- Burned body and/or wiring
- Oil leaks
Step 6: Look At The Wiring
The next step is to make sense of the different wires: the input wires and output wires. The input wires are the ones coming from the power source into the ballast, while the output ones go from the ballast.
Step 7: Test The Continuity
Turn the multimeter on and set it to the resistance setting at about a thousand ohms. Then, take the probe of the multimeter and touch it to the input wire. The other multimeter probe should touch the output wire. See if your multimeter displays a reading or makes a beeping sound. If it does, your ballast should be fine.
When you test fluorescent light ballasts this way, you are looking at the ballasts’ continuity. If there is no continuity, you are looking at bad ballasts!
Step 8: Test The Input Voltage
Now, move onto testing the voltages of the ballast. Start on the AC voltage mode, which is shown as a voltage symbol with a wavy line on top.
Touch the black probe to the ballast’s black wire and the red probe to the red wire. This checks the input voltage and tells you if there is power going to the ballast. If the multimeter displays a reading, there is power, and vice versa.
Step 9: Test The Output Voltage
Next, proceed to testing ballast output voltage. Touch the wire from the ballast with the red probe and the black probe to the other end of the wire. You should see roughly 120 volts on your multimeter. Otherwise, your ballast is not providing the appropriate voltages to your lights.
Repeat the process with the neutral wire. The red to the end of the wire from the ballast, and the red to the other end. Your multimeter’s reading should be about 0 volts.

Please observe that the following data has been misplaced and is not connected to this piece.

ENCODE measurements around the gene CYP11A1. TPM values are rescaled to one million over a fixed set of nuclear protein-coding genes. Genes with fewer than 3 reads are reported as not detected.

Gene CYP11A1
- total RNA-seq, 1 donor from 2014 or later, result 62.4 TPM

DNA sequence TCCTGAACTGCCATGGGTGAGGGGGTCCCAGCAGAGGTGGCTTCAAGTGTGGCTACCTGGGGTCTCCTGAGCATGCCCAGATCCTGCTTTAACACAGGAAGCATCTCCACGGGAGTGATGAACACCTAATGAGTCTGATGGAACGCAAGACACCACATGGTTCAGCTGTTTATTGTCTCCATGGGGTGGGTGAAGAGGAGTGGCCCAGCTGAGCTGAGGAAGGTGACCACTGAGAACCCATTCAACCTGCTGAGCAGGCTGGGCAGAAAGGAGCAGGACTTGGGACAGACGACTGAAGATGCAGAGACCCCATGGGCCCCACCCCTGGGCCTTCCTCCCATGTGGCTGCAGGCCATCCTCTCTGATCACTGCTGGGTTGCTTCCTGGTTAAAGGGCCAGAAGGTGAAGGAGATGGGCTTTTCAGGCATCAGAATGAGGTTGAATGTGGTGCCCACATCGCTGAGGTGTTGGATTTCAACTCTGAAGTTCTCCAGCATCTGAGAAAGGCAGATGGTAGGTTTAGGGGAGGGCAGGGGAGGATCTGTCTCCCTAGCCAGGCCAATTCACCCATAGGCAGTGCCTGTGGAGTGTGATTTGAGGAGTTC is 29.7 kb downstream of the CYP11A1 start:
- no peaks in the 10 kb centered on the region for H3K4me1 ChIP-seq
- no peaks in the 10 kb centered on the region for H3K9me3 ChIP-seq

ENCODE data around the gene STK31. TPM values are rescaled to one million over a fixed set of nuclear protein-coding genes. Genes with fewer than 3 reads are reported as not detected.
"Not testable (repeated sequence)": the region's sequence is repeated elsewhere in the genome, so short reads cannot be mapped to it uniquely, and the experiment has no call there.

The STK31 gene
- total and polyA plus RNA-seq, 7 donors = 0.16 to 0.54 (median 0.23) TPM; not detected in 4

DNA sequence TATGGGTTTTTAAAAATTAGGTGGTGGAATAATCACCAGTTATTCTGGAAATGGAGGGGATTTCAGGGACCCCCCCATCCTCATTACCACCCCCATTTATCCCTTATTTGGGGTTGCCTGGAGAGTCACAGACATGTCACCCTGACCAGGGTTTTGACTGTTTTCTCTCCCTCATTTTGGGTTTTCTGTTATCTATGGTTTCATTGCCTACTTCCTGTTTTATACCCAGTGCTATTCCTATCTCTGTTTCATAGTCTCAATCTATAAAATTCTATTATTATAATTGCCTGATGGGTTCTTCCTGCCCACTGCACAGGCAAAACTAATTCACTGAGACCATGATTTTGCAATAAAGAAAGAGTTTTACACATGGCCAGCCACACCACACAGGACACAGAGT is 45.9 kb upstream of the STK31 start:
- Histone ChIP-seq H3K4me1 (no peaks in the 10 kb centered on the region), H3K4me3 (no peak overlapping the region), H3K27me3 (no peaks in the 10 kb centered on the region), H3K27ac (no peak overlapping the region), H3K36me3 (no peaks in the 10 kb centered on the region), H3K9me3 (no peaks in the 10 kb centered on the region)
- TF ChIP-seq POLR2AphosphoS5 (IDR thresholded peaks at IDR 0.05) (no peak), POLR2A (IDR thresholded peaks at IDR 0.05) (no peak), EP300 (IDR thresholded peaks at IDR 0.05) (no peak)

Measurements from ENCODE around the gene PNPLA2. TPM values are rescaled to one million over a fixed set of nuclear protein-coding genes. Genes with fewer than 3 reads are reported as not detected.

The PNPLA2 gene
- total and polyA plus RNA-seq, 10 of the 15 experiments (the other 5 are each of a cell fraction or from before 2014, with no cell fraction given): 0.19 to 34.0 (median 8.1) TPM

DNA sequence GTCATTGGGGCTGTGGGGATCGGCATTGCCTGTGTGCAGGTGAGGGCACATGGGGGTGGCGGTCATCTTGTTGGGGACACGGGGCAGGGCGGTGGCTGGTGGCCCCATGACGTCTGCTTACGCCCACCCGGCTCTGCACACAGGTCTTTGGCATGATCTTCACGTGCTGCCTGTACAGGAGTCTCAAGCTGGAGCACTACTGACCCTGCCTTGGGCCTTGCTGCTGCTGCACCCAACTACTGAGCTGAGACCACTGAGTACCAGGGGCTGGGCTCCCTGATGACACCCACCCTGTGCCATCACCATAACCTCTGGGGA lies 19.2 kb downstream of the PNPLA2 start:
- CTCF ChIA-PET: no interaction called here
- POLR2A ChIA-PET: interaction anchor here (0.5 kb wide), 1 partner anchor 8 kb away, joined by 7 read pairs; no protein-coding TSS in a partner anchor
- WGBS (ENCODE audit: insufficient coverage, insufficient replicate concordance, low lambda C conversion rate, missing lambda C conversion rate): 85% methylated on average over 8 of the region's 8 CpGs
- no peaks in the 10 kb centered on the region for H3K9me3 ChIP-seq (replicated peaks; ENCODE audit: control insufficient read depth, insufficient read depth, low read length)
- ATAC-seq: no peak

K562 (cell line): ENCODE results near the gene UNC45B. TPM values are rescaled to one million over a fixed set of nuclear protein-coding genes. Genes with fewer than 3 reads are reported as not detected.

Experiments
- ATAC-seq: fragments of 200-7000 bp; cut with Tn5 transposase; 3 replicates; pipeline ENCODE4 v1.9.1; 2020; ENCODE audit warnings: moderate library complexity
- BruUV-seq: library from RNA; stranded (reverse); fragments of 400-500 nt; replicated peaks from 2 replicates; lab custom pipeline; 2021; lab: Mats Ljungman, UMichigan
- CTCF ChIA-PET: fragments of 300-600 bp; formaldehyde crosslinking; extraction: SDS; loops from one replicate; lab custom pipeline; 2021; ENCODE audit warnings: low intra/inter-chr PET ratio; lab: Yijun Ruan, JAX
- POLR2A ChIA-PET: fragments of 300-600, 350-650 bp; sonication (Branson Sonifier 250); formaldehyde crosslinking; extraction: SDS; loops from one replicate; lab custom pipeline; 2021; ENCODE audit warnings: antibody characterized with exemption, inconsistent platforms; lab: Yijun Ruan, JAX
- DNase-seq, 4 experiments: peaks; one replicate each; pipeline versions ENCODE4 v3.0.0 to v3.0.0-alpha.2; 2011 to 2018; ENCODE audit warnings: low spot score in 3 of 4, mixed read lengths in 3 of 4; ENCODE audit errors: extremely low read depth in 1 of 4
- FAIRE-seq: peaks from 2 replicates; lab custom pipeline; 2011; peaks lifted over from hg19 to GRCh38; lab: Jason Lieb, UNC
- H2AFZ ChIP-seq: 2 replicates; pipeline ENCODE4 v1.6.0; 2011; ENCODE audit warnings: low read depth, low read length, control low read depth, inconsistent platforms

Step 10: Replace The Ballast If Necessary & Reassemble The Light Fixture
If you have determined that the ballast is bad, get a new one to replace it. Be sure to reassemble the light fixture carefully.
All you need to do is work backwards: put a new ballast in by rewiring, reinstall the light bulbs/tubes, prop the cover back onto the fixture, and switch the power on. Do not forget to test that your lights are running properly.
That wraps up this guide on how to test a fluorescent ballast using a multimeter. It is not so difficult right? You can definitely do this on your own in under an hour.
How to Tell if Fluorescent Bulb or Ballast is Bad?
In addition to the ballast testing methods above, here is other information on how to tell if a ballast is bad.
To test for a bad ballast, inspect it visually for faulty symptoms (As mentioned briefly above). Then, look at your fixture’s performance.
- If your lights are not turning on, flickering, dimming, or changing in color, then there is a good chance your ballast is fried.
- Other signs include strange humming or buzzing noises, even when the lights are off, and weird odors.
Besides testing a fluorescent ballast with a multimeter, you can try replacing the bulbs and restarting your fixture. If the fixture lights up well after the replacement, you can conclude that the bulbs were bad and not the ballast.
For more details on this matter, check out our other blog post, “3 Ways To Check If The Ballast Is Bad In A Fluorescent Light.”
How to test a ballast with a multimeter? To recap, if your lighting fixture is flickering and dimming or failing to turn on altogether, your ballast is likely faulty. To determine if it is indeed bad, first, turn off the power supply to the lighting fixture and take out any bulb/tube.
Next, use a multimeter to test for continuity between the input and output terminals on the ballast.
Do not ignore the warning signs; replace your worn or damaged ballast promptly to ensure optimal performance of your lighting setup!